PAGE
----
We previously published a five part research analysis report series articulating our thesis as to why we disagree with Berkshire Hathaway (BRK.B), (BRK.A) with regards to investing in Ford (F) versus General Motors (GM). After researching, analyzing and evaluation Ford and GM on 24 different factors, we concluded that Ford scored better on all of those metrics and that Ford provided a better potential investment opportunity than GM. Based on the recent performance of Ford versus General Motors, we can see that Ford’s strengths are GM’s weaknesses and vice versa. Our thesis is that GM has been better at generating total sales growth as well as its performance in the emerging markets of Asia and Latin America while Ford’s strengths are its cost management, developed markets of North America and Europe and finance company operations.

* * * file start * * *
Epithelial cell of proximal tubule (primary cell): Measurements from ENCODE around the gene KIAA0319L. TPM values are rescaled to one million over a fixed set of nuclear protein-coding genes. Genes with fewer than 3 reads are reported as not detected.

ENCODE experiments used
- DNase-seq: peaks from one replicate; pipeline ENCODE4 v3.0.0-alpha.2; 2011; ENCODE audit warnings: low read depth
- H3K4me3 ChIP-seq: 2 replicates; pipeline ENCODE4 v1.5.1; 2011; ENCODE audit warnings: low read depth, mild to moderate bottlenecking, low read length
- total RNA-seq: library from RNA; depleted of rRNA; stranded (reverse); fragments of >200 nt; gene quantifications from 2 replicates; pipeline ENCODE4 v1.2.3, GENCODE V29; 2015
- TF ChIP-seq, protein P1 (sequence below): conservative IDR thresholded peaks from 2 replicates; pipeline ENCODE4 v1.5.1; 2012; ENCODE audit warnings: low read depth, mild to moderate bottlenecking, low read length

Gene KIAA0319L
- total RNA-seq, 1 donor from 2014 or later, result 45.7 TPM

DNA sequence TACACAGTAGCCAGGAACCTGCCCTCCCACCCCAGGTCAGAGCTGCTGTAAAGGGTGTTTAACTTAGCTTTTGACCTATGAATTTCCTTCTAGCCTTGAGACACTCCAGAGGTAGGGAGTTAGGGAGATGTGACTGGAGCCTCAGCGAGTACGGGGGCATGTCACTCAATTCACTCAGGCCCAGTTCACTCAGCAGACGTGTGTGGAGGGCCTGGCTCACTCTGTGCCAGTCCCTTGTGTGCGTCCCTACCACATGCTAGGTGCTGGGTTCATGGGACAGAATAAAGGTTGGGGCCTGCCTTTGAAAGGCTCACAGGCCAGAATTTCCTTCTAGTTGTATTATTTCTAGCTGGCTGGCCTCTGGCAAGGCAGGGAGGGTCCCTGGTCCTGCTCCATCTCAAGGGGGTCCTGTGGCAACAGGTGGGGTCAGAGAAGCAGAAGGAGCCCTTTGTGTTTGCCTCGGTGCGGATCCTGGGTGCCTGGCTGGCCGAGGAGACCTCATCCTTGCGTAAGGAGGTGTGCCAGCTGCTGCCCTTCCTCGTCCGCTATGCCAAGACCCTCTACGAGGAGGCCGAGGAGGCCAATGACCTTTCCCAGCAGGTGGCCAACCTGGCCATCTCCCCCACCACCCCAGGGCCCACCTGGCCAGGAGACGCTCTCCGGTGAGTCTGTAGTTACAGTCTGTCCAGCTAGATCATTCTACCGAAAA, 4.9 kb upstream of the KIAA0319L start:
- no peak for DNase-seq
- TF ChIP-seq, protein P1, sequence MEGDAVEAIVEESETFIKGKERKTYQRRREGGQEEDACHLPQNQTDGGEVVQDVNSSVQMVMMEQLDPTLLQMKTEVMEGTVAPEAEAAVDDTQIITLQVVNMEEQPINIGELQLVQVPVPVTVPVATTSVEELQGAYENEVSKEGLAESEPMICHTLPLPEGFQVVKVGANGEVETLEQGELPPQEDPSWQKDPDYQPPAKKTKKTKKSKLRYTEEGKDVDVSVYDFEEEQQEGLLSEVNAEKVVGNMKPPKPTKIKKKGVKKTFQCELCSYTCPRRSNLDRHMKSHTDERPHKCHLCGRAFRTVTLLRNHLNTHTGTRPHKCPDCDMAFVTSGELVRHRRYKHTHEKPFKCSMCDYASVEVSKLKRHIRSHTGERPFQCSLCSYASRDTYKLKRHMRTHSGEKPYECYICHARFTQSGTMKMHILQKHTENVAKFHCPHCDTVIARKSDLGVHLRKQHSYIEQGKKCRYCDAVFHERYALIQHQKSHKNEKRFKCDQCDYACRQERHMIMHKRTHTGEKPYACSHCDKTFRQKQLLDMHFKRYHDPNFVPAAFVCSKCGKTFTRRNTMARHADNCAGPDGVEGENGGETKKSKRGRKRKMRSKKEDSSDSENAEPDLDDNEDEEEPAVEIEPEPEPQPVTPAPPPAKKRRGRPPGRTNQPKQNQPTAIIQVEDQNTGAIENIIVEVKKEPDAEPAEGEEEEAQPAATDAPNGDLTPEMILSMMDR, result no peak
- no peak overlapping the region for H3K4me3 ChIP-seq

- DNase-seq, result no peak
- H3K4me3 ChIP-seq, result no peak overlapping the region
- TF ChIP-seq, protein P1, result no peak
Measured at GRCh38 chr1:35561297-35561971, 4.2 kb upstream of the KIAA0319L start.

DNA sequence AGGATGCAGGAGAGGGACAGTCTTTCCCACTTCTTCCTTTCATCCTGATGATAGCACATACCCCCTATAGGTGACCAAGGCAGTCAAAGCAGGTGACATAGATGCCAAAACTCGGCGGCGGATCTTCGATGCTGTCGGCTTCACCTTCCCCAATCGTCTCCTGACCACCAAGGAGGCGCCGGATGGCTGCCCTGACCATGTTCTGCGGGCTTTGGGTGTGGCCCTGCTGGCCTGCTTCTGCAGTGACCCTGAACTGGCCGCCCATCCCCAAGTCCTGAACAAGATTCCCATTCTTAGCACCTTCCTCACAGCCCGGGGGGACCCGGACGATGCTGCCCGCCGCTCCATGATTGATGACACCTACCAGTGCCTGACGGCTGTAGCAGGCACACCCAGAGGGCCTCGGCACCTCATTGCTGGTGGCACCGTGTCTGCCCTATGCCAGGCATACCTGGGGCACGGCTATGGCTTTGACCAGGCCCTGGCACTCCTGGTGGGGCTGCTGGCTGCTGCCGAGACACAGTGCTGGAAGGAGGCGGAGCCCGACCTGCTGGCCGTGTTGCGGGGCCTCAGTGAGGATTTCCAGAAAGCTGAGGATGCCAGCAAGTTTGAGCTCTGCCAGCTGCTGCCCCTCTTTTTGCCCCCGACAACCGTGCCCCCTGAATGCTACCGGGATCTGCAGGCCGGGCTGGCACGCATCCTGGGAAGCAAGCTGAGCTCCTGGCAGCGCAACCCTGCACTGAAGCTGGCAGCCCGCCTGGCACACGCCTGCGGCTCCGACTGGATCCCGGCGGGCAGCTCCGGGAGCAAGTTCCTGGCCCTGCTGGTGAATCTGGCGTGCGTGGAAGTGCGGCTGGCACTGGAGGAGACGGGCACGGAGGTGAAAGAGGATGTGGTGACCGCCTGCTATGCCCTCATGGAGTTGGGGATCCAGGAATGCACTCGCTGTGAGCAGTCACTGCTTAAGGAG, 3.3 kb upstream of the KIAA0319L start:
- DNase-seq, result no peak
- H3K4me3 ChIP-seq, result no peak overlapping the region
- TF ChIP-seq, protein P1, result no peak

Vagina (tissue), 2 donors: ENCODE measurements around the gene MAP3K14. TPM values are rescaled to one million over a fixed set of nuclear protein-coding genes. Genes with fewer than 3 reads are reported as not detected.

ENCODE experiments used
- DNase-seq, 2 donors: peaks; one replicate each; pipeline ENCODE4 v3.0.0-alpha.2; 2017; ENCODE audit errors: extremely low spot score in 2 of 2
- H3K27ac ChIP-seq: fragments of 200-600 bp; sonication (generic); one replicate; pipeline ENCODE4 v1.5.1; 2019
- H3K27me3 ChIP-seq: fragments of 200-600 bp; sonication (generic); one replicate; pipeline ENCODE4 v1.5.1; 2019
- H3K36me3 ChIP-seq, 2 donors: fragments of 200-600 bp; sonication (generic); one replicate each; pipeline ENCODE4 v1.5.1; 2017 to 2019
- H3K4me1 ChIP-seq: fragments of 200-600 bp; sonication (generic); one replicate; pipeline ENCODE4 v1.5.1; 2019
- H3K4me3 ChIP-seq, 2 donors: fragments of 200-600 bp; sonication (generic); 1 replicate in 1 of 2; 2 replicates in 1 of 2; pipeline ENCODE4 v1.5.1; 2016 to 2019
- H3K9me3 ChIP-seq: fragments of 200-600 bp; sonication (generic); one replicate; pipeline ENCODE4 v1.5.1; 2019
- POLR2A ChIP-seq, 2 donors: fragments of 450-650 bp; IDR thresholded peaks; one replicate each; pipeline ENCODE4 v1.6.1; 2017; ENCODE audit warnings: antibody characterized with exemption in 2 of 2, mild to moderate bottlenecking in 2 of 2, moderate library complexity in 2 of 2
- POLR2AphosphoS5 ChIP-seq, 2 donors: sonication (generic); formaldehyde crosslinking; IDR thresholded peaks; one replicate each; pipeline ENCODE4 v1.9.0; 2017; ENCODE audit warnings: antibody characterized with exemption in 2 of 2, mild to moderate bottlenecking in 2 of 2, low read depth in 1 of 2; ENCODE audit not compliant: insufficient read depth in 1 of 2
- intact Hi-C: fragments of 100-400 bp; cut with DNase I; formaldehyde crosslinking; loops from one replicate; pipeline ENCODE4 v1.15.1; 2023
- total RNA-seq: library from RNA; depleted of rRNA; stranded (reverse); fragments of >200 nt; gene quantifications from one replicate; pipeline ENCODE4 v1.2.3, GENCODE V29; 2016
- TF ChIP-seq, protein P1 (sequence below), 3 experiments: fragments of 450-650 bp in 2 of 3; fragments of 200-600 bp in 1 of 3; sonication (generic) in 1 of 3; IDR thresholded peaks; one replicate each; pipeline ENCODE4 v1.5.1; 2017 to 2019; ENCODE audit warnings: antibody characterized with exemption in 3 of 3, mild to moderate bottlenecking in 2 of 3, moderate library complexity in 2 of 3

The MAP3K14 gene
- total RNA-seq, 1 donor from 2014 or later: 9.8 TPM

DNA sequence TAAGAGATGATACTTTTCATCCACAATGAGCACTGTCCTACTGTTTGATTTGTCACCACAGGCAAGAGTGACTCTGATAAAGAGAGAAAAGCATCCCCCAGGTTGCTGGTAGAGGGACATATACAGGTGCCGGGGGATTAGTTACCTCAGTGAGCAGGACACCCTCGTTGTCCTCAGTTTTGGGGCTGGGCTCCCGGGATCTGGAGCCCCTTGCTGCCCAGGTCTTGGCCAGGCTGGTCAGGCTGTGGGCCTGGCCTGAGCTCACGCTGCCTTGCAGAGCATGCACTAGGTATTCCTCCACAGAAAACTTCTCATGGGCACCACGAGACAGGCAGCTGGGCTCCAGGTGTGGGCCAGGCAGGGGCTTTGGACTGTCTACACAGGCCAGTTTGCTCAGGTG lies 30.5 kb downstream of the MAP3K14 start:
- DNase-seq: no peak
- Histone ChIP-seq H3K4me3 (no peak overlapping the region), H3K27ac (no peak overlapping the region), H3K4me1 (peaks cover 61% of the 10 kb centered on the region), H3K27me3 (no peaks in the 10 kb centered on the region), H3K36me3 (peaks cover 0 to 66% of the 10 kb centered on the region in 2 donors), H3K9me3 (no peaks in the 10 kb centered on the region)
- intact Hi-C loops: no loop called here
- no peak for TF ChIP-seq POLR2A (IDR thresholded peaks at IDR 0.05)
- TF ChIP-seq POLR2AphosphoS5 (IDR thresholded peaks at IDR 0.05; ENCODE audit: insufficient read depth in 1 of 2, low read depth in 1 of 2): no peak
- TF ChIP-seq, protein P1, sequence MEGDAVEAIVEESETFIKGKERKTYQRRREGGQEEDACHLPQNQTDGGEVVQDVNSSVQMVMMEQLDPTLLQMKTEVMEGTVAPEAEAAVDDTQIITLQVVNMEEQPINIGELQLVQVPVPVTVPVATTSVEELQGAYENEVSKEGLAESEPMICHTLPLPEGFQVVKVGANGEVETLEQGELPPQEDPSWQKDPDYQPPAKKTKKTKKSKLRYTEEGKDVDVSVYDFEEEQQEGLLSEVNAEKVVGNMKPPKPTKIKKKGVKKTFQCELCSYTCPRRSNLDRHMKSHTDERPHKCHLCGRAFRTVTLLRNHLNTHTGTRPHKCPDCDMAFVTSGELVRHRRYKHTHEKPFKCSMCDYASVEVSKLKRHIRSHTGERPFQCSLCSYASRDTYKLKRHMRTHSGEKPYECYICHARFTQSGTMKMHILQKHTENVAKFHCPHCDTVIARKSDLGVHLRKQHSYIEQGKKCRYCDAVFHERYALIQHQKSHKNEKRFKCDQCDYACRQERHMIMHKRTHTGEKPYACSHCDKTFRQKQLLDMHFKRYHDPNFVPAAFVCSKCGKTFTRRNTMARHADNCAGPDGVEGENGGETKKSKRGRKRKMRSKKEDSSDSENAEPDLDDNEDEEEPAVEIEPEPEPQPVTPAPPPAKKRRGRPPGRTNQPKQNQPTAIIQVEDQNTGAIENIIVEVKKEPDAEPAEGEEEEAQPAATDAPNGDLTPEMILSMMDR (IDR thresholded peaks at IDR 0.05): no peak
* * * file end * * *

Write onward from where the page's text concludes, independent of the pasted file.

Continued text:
Ford’s biggest market is North America. Ford North America’s Q3 2012 revenue grew by 8.3% on the strength of 2.65% wholesale unit volume growth and higher average selling prices. Although Ford’s market share declined by 1.5% on a year-over-year basis, we were pleased that Ford did not resort to deep discounting in order to “move the iron.” Ford North America’s market share decrease was attributed to the impact of discontinued products such as Ranger and Crown Victoria and as adverse industry segmentation changes for the full-size pickup segment as the F-Series share of the full-size pickup segment was higher compared with last year. Ford North America was also able to hold the line on expense growth as expenses only increased by 4.4% year-over-year in Q3 2012 versus the prior year’s comparable period. This resulted in Ford’s operating margin increasing from 8.6% in Q3 2011 to 12% in Q3 2012 and enabled its pre-tax profits to jump by more than 50%.